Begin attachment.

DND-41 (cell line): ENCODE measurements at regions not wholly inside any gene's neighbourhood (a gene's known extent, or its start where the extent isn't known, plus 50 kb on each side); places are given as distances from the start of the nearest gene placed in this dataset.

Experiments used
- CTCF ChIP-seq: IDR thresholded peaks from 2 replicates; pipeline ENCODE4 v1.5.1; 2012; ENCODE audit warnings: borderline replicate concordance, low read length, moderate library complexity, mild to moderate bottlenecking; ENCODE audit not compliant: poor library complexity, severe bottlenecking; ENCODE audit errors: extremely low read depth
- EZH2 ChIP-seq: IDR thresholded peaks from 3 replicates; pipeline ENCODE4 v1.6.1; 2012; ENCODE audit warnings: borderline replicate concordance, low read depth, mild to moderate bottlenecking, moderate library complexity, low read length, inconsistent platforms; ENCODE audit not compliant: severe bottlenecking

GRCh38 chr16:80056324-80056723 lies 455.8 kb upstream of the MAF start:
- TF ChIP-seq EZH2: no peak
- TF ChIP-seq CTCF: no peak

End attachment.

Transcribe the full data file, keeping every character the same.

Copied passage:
DND-41 (cell line): ENCODE measurements at regions not wholly inside any gene's neighbourhood (a gene's known extent, or its start where the extent isn't known, plus 50 kb on each side); places are given as distances from the start of the nearest gene placed in this dataset.

Experiments used
- CTCF ChIP-seq: IDR thresholded peaks from 2 replicates; pipeline ENCODE4 v1.5.1; 2012; ENCODE audit warnings: borderline replicate concordance, low read length, moderate library complexity, mild to moderate bottlenecking; ENCODE audit not compliant: poor library complexity, severe bottlenecking; ENCODE audit errors: extremely low read depth
- EZH2 ChIP-seq: IDR thresholded peaks from 3 replicates; pipeline ENCODE4 v1.6.1; 2012; ENCODE audit warnings: borderline replicate concordance, low read depth, mild to moderate bottlenecking, moderate library complexity, low read length, inconsistent platforms; ENCODE audit not compliant: severe bottlenecking

GRCh38 chr16:80056324-80056723 lies 455.8 kb upstream of the MAF start:
- TF ChIP-seq EZH2: no peak
- TF ChIP-seq CTCF: no peak